Can Volatility Be Over 100?
Can volatility be over 100? Most of the time when people are asking this question they actually mean if volatility can be over 100 percent p.a., because in finance volatility is usually measured and quoted in percent annualized.
The short answer to this question is: Yes, volatility can be over 100%.
Volatility can theoretically reach values from zero (no volatility = constant price) to positive infinite. Here you can see why volatility can not be negative.
Volatility over 100 in Reality
Volatility over 100% is not very common for most securities and indices, but it does occur quite regularly somewhere in various parts of the markets. Very often you can see volatility over 100% on some small cap stocks or shares in companies having problems at the moment.
Example of Volatility over 100: Morgan Stanley
Once in a while volatility goes up near or above 100% also on blue chip stocks. A still quite recent example was the second half of 2008, espeically the weeks following the bankruptcy of Lehman Brothers and problems of other financial companies. Below you can see a chart of Morgan Stanley (MS), a company that did not go bankrupt during the financial crisis, but it also had big problems and its stock price was very volatile. Stock price is the upper green chart and 21-day realized volatility is the bottom blue chart. You can see that the volatility was over 300% at one time (September-October 2008).
You could find a similar price and volatility pattern during the 2008-2009 financial crisis on most other financial stocks and also on many stocks in other sectors. Major US indices like the Dow Jones or S&P500 also had big spikes in volatility, although in their case it peaked in the 80’s and did not get above 100.
S&P500 Volatility over 100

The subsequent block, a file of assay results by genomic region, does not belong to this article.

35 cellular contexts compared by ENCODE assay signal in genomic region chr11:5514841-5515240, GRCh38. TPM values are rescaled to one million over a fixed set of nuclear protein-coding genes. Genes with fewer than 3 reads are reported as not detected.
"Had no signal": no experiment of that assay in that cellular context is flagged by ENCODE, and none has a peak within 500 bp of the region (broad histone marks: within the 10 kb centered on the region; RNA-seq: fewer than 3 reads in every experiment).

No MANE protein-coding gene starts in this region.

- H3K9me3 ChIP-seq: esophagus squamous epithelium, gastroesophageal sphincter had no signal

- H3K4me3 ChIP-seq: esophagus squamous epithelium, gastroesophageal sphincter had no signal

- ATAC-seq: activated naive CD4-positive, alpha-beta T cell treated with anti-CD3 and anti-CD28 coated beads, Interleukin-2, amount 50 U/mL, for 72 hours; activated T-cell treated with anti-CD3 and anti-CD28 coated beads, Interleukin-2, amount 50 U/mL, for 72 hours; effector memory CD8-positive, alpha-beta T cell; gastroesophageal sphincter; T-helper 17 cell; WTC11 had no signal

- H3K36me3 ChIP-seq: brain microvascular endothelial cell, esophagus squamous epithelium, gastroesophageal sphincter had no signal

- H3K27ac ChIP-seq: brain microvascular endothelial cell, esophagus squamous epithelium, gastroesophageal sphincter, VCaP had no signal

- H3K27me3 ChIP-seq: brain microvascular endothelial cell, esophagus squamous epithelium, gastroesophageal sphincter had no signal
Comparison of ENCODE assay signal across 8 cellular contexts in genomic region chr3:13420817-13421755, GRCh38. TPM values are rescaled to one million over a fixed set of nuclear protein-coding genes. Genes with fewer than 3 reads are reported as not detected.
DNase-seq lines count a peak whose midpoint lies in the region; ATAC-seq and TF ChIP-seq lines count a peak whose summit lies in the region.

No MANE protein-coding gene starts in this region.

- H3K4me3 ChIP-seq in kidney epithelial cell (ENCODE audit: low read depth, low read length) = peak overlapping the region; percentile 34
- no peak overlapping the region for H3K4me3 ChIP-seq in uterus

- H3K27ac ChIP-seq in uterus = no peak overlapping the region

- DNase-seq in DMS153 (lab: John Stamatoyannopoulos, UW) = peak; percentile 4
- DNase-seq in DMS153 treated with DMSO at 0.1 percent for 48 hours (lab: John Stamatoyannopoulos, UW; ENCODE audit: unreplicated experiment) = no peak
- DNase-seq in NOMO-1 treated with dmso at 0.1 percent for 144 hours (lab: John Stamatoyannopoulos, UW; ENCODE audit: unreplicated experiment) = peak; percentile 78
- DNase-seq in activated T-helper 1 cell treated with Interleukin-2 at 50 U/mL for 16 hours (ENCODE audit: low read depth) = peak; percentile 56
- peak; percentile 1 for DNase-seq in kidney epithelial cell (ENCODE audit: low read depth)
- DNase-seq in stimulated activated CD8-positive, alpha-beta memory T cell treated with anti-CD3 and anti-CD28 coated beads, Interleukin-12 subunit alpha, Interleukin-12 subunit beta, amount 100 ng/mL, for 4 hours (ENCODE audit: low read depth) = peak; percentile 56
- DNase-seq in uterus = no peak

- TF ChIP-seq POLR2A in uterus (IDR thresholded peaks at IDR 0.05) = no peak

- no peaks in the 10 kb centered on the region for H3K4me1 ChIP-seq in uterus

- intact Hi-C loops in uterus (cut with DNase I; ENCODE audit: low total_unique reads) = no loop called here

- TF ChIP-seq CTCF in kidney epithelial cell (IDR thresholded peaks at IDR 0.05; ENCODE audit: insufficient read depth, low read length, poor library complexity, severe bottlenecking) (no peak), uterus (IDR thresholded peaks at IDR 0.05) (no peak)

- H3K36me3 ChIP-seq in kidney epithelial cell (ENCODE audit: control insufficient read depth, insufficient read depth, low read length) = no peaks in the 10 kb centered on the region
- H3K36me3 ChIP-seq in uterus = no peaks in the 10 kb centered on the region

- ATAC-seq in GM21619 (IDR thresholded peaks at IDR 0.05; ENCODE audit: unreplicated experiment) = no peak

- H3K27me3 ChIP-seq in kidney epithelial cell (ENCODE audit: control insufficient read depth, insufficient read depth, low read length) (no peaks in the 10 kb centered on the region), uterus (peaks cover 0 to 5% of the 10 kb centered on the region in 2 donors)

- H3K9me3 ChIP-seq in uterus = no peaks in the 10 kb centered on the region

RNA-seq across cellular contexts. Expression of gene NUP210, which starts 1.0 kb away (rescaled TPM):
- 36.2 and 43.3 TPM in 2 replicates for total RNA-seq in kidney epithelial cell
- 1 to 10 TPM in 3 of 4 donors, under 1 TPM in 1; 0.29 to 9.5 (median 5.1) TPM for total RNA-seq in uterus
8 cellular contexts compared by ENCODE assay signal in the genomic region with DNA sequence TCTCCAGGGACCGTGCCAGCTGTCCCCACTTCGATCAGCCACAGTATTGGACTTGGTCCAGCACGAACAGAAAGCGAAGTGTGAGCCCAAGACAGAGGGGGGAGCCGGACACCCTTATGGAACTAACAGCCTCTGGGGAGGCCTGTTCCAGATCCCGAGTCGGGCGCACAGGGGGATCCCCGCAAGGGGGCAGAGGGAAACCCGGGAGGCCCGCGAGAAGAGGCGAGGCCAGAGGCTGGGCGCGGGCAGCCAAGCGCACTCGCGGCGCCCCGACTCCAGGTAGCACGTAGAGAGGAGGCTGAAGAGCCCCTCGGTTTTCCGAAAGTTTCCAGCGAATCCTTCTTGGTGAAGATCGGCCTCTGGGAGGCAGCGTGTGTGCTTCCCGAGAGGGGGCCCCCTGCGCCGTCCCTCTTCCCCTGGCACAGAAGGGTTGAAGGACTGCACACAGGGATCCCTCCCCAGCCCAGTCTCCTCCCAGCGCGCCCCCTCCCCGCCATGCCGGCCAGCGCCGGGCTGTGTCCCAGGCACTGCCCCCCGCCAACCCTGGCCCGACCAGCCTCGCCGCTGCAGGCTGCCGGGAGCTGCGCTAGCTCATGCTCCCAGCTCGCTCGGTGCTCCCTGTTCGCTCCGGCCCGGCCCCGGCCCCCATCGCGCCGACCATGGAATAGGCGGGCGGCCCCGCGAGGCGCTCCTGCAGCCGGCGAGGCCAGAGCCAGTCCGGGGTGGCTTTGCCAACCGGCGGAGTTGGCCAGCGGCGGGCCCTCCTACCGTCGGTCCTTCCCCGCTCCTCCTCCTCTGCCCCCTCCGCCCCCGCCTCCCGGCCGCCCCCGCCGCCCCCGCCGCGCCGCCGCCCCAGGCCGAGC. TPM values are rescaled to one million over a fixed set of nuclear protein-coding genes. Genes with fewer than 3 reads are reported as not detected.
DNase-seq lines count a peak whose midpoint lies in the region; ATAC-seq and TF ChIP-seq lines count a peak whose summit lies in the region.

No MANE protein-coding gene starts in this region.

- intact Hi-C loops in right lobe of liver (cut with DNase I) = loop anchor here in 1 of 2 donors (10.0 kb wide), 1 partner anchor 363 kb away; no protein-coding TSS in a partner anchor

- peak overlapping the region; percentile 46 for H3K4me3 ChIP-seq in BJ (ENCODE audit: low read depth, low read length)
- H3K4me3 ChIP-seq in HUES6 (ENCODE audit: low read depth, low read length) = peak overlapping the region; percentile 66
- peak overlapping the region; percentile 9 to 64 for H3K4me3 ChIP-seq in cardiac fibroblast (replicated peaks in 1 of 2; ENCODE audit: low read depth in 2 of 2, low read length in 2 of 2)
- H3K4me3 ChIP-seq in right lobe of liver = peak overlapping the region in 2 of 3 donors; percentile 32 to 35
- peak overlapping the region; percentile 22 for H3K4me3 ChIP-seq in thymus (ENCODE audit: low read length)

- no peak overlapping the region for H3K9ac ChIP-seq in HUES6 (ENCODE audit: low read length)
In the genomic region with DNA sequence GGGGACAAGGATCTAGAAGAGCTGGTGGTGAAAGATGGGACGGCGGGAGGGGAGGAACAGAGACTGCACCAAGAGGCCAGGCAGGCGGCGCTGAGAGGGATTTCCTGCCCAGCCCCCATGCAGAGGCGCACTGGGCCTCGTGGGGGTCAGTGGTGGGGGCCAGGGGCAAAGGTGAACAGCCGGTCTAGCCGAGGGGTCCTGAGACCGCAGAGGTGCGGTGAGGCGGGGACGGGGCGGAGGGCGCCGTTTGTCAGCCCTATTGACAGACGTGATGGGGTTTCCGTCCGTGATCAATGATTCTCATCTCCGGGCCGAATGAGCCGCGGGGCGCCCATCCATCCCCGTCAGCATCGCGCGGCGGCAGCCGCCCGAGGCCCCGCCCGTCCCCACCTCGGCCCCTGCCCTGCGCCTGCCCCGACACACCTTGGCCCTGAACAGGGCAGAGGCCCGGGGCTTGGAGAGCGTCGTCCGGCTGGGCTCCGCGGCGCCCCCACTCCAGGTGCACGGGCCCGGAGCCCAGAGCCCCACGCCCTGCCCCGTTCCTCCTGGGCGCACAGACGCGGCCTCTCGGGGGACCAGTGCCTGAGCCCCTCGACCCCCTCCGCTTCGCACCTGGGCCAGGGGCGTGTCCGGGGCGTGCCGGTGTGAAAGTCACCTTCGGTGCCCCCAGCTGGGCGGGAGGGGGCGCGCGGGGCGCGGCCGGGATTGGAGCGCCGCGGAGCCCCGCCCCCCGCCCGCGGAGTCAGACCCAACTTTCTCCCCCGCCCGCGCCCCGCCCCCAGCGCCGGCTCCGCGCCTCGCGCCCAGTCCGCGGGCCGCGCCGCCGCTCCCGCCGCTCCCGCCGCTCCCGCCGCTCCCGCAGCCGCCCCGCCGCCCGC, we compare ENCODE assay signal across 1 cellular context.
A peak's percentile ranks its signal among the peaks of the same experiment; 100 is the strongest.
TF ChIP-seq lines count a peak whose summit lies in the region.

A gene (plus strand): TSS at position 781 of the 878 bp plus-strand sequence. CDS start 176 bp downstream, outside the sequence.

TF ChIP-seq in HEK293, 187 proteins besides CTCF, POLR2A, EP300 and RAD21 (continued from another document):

Below you can see a similar chart of S&P500 price and 21-day historical volatility since 1980. Notice that in the 1987 stock market crash volatility peaked just above 100.
Also note that volatility values depend on the time period you are using to calculate it. Below you can see two other charts of the same index (S&P500) with historical volatility measured over 5-day (first chart) and 63-day period (second chart).
When historical volatility is measured over 5-day periods (or shorter periods in general), you can get much more extreme values. The peak in 1987 was 195.94% on 23 October 1987. The peak in 2008 was 128.20% on 15 October 2008.
When volatility is calculated over longer periods, the extremes get more smoothed – in the same way as the period length setting works with moving averages and other technical indicators. In case of S&P500 63-day historical volatility you can see that the peak in 2008 was actually higher than that in 1987 (because the “crash” in 2008 took several weeks, while the 1987 volatility was more concentrated).
Historical volatility in all the charts was calculated using the classical method (standard deviation of logarithmic returns) in the Historical Volatility Calculator.